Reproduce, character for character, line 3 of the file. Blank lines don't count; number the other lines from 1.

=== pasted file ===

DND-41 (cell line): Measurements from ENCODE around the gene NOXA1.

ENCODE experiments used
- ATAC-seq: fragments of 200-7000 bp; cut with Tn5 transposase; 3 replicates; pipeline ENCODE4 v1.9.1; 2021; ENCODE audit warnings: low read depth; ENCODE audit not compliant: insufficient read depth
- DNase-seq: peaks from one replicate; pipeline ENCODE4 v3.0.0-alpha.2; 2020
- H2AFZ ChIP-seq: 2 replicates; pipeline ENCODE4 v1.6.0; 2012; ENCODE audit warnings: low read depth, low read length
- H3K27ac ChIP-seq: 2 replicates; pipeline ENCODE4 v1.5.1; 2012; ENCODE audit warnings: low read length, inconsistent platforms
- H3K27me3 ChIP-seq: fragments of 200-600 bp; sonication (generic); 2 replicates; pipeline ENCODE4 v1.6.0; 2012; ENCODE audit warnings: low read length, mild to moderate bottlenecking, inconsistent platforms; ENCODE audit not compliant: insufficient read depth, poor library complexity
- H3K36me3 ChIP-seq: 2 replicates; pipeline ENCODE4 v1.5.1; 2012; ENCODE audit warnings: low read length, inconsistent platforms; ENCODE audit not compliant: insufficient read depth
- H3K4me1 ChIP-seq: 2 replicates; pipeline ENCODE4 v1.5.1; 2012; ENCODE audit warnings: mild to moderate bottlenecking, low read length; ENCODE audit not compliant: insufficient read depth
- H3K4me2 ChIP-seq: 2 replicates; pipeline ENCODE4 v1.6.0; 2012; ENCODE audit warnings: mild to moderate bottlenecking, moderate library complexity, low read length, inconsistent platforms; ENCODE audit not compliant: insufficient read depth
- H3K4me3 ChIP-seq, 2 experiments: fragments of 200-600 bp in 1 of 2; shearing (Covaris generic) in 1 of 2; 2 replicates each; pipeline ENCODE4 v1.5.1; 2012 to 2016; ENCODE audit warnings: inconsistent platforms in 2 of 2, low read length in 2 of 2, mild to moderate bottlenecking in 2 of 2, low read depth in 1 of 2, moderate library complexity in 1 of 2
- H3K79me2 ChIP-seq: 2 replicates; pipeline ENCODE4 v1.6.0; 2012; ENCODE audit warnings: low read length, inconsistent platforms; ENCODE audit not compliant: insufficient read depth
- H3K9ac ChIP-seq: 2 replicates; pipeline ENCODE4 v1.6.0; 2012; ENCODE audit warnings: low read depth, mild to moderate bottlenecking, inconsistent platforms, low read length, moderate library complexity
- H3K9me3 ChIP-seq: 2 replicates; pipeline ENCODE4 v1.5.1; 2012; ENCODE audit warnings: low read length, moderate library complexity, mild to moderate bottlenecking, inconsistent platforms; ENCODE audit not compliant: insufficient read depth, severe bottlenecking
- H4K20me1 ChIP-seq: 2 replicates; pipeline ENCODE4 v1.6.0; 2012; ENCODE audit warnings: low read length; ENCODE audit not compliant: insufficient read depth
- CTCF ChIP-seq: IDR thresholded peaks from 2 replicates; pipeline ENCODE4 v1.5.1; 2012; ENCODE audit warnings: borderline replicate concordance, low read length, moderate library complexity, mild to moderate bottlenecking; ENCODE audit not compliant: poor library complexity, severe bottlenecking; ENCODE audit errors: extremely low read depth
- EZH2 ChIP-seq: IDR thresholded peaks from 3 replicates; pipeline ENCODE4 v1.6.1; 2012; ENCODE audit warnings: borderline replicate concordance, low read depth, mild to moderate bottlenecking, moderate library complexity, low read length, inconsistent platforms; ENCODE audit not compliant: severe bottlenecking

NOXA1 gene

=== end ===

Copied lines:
- ATAC-seq: fragments of 200-7000 bp; cut with Tn5 transposase; 3 replicates; pipeline ENCODE4 v1.9.1; 2021; ENCODE audit warnings: low read depth; ENCODE audit not compliant: insufficient read depth